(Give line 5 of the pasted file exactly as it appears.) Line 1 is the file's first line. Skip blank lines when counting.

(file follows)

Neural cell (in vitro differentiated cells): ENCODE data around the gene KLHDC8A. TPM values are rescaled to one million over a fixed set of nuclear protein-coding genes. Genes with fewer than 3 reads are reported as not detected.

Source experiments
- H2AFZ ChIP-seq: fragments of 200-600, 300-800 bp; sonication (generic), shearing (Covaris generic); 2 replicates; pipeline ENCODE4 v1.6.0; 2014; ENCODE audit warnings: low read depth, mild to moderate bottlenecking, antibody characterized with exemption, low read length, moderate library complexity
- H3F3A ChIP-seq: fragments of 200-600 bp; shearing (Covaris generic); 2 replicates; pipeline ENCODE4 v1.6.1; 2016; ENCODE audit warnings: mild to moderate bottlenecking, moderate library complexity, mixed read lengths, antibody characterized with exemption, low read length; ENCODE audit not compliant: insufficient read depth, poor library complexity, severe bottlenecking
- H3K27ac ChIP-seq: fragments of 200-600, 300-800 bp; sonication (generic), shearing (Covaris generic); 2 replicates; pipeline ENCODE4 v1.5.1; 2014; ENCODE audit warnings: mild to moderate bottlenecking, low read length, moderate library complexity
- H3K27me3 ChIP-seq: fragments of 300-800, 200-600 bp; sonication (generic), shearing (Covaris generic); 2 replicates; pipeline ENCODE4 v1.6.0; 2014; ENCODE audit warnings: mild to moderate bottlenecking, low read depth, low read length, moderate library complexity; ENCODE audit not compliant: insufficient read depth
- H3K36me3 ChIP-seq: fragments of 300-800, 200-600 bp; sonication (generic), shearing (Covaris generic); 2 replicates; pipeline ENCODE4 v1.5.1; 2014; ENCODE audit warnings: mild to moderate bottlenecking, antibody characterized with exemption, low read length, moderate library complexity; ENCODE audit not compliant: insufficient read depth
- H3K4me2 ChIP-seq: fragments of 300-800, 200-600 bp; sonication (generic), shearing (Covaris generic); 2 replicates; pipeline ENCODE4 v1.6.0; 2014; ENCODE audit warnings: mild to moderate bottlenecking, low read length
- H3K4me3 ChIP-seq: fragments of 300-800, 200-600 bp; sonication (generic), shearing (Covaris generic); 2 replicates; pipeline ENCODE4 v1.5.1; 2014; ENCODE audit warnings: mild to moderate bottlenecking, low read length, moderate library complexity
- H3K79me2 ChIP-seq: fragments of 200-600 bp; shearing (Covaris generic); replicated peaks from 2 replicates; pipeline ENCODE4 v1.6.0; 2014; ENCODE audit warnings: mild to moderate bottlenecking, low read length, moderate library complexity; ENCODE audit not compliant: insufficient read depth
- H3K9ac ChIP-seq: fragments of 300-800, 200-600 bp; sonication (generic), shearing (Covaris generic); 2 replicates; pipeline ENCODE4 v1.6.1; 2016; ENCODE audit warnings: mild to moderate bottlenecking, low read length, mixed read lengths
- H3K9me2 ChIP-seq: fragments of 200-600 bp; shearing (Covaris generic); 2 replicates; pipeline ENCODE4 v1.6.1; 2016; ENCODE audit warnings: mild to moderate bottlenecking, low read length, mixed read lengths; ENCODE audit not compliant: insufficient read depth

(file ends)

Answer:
- H3K27ac ChIP-seq: fragments of 200-600, 300-800 bp; sonication (generic), shearing (Covaris generic); 2 replicates; pipeline ENCODE4 v1.5.1; 2014; ENCODE audit warnings: mild to moderate bottlenecking, low read length, moderate library complexity